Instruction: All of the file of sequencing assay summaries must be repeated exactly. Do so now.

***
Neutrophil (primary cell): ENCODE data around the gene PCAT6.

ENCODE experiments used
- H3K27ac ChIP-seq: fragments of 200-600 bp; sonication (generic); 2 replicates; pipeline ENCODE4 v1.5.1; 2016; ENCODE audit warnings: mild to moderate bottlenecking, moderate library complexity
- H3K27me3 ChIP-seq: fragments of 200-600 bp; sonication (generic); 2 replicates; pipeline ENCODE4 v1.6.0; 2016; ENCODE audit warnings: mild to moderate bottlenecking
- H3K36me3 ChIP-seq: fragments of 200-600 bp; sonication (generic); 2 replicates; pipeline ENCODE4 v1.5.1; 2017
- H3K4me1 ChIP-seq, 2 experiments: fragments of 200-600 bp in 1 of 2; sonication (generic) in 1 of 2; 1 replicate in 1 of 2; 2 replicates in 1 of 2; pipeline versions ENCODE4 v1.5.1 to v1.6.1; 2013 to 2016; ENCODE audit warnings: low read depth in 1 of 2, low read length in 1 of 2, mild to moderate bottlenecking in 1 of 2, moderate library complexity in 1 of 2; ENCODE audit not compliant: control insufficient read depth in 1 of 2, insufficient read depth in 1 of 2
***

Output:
Neutrophil (primary cell): ENCODE data around the gene PCAT6.

ENCODE experiments used
- H3K27ac ChIP-seq: fragments of 200-600 bp; sonication (generic); 2 replicates; pipeline ENCODE4 v1.5.1; 2016; ENCODE audit warnings: mild to moderate bottlenecking, moderate library complexity
- H3K27me3 ChIP-seq: fragments of 200-600 bp; sonication (generic); 2 replicates; pipeline ENCODE4 v1.6.0; 2016; ENCODE audit warnings: mild to moderate bottlenecking
- H3K36me3 ChIP-seq: fragments of 200-600 bp; sonication (generic); 2 replicates; pipeline ENCODE4 v1.5.1; 2017
- H3K4me1 ChIP-seq, 2 experiments: fragments of 200-600 bp in 1 of 2; sonication (generic) in 1 of 2; 1 replicate in 1 of 2; 2 replicates in 1 of 2; pipeline versions ENCODE4 v1.5.1 to v1.6.1; 2013 to 2016; ENCODE audit warnings: low read depth in 1 of 2, low read length in 1 of 2, mild to moderate bottlenecking in 1 of 2, moderate library complexity in 1 of 2; ENCODE audit not compliant: control insufficient read depth in 1 of 2, insufficient read depth in 1 of 2